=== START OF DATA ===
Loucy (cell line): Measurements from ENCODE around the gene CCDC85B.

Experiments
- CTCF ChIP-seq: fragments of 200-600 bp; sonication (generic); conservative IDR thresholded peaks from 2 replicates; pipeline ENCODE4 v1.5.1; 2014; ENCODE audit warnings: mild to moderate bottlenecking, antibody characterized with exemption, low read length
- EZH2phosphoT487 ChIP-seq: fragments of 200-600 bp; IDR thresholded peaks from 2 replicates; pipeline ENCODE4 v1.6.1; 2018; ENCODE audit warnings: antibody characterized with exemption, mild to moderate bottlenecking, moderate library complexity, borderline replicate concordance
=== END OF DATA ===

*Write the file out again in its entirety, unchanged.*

Loucy (cell line): Measurements from ENCODE around the gene CCDC85B.

Experiments
- CTCF ChIP-seq: fragments of 200-600 bp; sonication (generic); conservative IDR thresholded peaks from 2 replicates; pipeline ENCODE4 v1.5.1; 2014; ENCODE audit warnings: mild to moderate bottlenecking, antibody characterized with exemption, low read length
- EZH2phosphoT487 ChIP-seq: fragments of 200-600 bp; IDR thresholded peaks from 2 replicates; pipeline ENCODE4 v1.6.1; 2018; ENCODE audit warnings: antibody characterized with exemption, mild to moderate bottlenecking, moderate library complexity, borderline replicate concordance